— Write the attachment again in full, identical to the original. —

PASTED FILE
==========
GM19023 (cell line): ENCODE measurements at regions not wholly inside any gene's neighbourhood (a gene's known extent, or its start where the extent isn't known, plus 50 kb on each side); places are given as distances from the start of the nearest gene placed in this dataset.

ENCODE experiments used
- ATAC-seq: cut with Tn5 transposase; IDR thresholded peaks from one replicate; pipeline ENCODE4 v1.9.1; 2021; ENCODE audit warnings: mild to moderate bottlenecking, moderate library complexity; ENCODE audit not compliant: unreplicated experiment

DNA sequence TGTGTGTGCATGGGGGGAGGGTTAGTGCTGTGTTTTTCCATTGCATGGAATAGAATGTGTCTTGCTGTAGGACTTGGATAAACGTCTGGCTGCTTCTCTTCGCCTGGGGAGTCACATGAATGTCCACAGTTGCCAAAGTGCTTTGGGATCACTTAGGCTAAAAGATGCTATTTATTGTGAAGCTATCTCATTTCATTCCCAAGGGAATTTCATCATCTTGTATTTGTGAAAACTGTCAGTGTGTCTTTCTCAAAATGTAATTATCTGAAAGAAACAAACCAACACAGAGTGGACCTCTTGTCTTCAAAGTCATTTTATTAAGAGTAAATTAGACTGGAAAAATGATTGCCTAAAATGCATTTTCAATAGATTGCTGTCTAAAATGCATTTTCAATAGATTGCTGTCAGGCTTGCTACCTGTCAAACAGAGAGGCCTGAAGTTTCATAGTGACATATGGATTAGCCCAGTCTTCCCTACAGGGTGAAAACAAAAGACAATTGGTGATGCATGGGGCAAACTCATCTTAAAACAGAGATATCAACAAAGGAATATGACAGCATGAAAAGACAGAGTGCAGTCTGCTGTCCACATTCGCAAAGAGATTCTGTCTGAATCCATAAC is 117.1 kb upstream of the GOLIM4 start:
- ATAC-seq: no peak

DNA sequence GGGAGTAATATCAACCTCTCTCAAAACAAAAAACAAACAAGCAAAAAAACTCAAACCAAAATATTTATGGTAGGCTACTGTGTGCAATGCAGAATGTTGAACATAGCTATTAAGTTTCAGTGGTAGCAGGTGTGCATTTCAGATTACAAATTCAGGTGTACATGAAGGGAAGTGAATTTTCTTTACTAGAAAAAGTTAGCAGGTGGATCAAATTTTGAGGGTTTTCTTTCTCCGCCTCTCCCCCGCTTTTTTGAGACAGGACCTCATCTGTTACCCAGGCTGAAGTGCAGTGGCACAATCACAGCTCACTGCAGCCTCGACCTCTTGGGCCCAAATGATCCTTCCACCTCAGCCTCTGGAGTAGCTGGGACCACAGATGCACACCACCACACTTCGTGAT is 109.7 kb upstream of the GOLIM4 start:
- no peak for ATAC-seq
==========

GM19023 (cell line): ENCODE measurements at regions not wholly inside any gene's neighbourhood (a gene's known extent, or its start where the extent isn't known, plus 50 kb on each side); places are given as distances from the start of the nearest gene placed in this dataset.

ENCODE experiments used
- ATAC-seq: cut with Tn5 transposase; IDR thresholded peaks from one replicate; pipeline ENCODE4 v1.9.1; 2021; ENCODE audit warnings: mild to moderate bottlenecking, moderate library complexity; ENCODE audit not compliant: unreplicated experiment

DNA sequence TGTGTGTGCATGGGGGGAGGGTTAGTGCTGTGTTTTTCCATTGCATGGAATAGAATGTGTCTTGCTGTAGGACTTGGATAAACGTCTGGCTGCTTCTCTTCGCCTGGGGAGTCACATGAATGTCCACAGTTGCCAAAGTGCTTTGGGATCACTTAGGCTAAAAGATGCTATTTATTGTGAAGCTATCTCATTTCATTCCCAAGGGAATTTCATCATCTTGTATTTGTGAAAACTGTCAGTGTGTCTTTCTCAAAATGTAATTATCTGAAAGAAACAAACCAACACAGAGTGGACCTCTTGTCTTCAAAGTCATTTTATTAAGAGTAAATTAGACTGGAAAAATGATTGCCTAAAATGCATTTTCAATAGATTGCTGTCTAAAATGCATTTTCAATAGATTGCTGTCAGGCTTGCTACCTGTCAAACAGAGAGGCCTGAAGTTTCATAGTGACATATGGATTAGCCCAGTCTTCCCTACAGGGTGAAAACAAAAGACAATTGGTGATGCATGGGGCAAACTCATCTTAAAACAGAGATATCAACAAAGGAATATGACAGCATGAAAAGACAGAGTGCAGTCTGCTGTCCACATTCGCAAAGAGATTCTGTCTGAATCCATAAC is 117.1 kb upstream of the GOLIM4 start:
- ATAC-seq: no peak

DNA sequence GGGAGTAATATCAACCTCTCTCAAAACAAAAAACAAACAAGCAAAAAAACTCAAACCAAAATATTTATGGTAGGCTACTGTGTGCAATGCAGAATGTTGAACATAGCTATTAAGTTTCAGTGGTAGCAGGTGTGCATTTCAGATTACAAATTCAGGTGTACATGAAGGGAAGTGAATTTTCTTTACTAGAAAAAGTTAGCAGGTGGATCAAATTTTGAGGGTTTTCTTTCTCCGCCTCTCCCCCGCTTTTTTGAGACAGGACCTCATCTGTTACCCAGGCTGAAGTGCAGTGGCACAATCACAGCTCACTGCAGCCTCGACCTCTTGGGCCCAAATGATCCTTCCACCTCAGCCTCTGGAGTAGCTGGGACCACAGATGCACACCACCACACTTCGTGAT is 109.7 kb upstream of the GOLIM4 start:
- no peak for ATAC-seq